Yahya Mokhtarzada hadn’t flown in over a month. But when he looked at his credit card bill, he noticed he was charged $40 for in-flight Wi-Fi. The 2006 University of Maryland alumnus searched the internet for a tool that could sort through his subscriptions, but couldn’t find anything.

That’s when he and his three brothers came up with the idea for Truebill.

Through the website or the free app, ​both in the Apple Store and Google Play, users can log in to their bank accounts, and Truebill’s algorithm — written by Yahya’s Mokhtarzada’s brother, Zeki, a 2000 graduate of this university — scans bank statements to show users all recurring charges in one place, and provides the opportunity to cancel them.

“We’re an unknown brand basically asking users to put a huge amount of faith in us by giving us access to their entire financial portfolio or a huge amount of financial data,” said Yahya, a co-founder and CEO of Truebill. “[The] University of Maryland taught me how to write, and that’s been hugely important in getting users to trust us enough to actually enable the app.”

The brothers formally launched the platform in January. Within about a week, they had around 4,000 signups, Yahya said. Within two months, they had more than 10,000 signups, and over 60,000 signups just a few months later. Currently, they have about 65,000.

“They have an amazing team and they’ve just built something that has a really simple approach to your personal finances,” said Edward Lando, founder of Horizons School of Technology and a Truebill investor as of April. “A lot of monthly [spending] goes to unnecessary membership left and right, and I just think they’ve really built a nice elegant solution to it.”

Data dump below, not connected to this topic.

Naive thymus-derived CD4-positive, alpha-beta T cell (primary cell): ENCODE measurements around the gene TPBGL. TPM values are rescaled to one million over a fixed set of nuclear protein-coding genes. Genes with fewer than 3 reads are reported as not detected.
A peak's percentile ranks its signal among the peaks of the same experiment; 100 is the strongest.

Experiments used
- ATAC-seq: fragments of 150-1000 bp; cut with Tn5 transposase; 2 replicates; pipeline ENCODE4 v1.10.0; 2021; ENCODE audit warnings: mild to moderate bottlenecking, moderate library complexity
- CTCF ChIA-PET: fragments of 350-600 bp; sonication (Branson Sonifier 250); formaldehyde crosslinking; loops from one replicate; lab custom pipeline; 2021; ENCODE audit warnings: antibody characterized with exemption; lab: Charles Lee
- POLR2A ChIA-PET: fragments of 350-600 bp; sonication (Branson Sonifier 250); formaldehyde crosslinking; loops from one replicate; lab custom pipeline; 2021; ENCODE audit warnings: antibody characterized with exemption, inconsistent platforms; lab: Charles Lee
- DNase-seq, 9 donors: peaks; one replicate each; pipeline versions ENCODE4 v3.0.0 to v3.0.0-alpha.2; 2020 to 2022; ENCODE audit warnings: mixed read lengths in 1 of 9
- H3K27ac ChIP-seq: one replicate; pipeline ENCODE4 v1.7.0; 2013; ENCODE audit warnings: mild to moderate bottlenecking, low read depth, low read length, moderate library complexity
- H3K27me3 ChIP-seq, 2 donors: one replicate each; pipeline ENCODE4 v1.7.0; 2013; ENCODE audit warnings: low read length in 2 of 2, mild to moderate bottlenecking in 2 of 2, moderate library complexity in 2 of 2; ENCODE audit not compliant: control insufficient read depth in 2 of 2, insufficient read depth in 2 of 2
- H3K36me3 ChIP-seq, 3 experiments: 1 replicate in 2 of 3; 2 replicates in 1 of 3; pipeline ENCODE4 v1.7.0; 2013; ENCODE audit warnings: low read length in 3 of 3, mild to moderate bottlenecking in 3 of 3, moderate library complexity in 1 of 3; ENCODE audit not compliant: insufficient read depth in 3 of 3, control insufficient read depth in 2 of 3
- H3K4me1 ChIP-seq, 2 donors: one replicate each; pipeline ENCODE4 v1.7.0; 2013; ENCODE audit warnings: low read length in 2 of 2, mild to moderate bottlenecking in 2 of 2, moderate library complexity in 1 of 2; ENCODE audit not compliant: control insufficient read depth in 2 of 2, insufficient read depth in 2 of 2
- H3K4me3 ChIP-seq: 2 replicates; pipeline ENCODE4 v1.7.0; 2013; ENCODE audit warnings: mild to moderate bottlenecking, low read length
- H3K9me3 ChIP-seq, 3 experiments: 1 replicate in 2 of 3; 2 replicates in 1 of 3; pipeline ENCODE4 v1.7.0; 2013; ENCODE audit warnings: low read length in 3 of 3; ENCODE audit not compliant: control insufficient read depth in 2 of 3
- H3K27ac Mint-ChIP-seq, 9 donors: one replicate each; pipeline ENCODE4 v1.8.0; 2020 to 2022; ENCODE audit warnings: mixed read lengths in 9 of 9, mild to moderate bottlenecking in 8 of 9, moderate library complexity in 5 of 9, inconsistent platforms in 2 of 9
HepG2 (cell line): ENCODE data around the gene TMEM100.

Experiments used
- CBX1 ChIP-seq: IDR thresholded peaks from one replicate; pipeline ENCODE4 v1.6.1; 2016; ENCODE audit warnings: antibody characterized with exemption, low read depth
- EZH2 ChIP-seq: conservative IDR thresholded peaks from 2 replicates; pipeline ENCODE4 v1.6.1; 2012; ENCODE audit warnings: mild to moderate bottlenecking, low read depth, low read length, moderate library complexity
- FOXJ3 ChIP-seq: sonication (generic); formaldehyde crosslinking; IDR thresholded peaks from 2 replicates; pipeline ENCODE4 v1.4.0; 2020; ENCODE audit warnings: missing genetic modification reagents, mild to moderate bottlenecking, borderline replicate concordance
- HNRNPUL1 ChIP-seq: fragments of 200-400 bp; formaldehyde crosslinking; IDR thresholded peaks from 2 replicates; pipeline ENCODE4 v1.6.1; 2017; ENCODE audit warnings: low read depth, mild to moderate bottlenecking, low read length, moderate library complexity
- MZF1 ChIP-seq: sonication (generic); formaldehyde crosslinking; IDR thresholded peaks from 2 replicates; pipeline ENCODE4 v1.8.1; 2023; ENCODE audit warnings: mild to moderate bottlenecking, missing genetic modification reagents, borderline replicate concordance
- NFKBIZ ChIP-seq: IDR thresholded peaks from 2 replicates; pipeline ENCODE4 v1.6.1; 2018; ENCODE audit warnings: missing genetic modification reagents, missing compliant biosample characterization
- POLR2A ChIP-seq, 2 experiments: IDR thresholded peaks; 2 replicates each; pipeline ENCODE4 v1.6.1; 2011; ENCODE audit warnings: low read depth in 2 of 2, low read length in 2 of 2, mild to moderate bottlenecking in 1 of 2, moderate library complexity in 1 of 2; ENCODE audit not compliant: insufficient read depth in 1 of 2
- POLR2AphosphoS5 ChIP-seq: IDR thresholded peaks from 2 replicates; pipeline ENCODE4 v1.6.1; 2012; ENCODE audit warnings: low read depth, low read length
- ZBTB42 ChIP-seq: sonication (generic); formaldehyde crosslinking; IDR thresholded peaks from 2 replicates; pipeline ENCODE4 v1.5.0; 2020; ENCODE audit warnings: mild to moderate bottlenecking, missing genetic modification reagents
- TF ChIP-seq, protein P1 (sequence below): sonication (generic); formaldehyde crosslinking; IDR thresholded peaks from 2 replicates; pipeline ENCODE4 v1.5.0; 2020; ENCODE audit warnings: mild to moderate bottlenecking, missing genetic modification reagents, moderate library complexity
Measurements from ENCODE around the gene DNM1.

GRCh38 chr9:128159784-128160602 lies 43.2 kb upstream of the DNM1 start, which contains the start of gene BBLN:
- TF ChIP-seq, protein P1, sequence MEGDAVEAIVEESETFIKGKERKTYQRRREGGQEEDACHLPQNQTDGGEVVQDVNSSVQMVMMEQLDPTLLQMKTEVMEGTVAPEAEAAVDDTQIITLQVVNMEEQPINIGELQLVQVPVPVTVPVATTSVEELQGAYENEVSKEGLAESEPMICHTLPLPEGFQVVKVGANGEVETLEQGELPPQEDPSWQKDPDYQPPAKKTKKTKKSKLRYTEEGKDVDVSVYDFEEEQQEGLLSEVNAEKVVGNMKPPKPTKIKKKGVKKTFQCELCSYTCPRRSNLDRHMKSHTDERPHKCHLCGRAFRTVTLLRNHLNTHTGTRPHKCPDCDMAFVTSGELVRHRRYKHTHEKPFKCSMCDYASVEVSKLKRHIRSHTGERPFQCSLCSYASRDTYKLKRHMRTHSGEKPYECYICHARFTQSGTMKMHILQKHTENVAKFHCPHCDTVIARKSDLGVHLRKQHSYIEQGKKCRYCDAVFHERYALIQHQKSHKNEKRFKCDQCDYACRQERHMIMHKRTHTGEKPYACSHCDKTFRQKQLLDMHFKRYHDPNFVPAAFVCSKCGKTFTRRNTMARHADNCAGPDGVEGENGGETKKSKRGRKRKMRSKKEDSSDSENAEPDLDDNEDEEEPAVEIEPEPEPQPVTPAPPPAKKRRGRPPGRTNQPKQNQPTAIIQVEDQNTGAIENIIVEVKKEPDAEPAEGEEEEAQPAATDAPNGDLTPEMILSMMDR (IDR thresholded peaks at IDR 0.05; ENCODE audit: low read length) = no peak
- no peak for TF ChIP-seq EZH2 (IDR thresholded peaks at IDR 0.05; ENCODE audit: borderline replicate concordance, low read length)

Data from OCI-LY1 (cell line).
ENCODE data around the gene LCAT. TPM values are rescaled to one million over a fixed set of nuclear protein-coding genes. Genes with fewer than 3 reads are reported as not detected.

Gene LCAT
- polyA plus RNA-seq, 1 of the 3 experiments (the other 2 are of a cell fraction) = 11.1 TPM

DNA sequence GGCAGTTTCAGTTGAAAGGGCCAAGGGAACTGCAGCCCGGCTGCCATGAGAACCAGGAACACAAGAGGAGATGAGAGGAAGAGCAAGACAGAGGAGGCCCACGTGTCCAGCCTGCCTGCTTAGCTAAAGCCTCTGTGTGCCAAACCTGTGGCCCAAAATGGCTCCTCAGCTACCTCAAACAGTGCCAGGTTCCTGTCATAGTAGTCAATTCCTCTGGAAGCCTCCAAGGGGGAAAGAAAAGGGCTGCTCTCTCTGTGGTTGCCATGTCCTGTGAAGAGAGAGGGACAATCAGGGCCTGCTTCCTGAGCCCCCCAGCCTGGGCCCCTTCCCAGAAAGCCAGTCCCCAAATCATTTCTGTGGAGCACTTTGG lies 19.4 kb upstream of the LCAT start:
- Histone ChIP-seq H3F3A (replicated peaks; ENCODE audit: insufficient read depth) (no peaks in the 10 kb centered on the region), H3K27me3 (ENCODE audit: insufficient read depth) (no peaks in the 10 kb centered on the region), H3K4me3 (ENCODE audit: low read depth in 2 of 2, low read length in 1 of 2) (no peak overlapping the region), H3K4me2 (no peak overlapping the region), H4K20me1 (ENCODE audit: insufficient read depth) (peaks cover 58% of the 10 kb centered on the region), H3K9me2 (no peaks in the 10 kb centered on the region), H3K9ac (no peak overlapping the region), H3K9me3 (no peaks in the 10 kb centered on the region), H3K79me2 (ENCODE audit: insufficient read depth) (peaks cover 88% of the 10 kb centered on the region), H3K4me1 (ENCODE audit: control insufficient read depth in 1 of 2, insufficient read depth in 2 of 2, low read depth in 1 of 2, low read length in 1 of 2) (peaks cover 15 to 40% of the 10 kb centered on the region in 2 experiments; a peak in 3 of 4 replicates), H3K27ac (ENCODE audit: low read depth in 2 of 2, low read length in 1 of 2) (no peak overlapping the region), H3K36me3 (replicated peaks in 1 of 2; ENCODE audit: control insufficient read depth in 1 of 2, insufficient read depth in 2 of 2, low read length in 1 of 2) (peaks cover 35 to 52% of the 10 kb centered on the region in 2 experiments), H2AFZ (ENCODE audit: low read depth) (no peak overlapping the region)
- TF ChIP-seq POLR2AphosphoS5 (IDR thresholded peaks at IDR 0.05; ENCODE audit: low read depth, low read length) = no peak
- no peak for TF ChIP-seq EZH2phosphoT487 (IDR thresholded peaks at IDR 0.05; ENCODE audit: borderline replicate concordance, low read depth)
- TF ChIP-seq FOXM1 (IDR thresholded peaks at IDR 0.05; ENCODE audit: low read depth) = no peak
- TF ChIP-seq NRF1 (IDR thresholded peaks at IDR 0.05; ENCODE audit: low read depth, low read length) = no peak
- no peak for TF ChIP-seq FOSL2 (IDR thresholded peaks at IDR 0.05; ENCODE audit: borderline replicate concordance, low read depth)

Initially, all four brothers had equal parts in the company, Zeki said. However, because he and his brother Haroon, a 2001 university alumnus who does product advising, are working remotely and the company has hired more people, it became more difficult for them to be involved on a daily basis. They have taken on more advisory roles. Idris, who graduated from this university in 2010, is the chief technology officer of Truebill.

In addition to helping consumers, Truebill also helps companies, said Zeki, who is serving as the Truebill technology advisor.

“There are customers that legitimately want a service, but then their credit card expires … and as a result their subscription will expire,” he said. “They’ve got to go and call the company and say, ‘…I actually really wanted this, can you reactivate my account?'”

Some users are small businesses and may have multiple accounts with one vendor, so Truebill can also help them to tease those apart and figure out which of those are actually subscriptions versus purchases.

While Truebill is free for users, it is still profitable through partnerships with other companies. When it sees a user is paying for credit monitoring, it recommends using Credit Karma instead for free. If they agree, Truebill gets paid. Truebill also has a partnership with Billshark, a company that negotiates on users’ behalf to lower users’ bills for services such as internet and cable, and charges customers just a percentage of what they save.

“They manage to be professional and respectful and maintain their love for each other as well,” said the brothers’ mother Ilhan Cagri. “From a mother’s vantage point, that’s terrific.”

“​With TrueBill, our ultimate goal is to reduce friction for users around subscription​,” Zeki said. “We want to eventually help users maintain the subscriptions they want​.”​​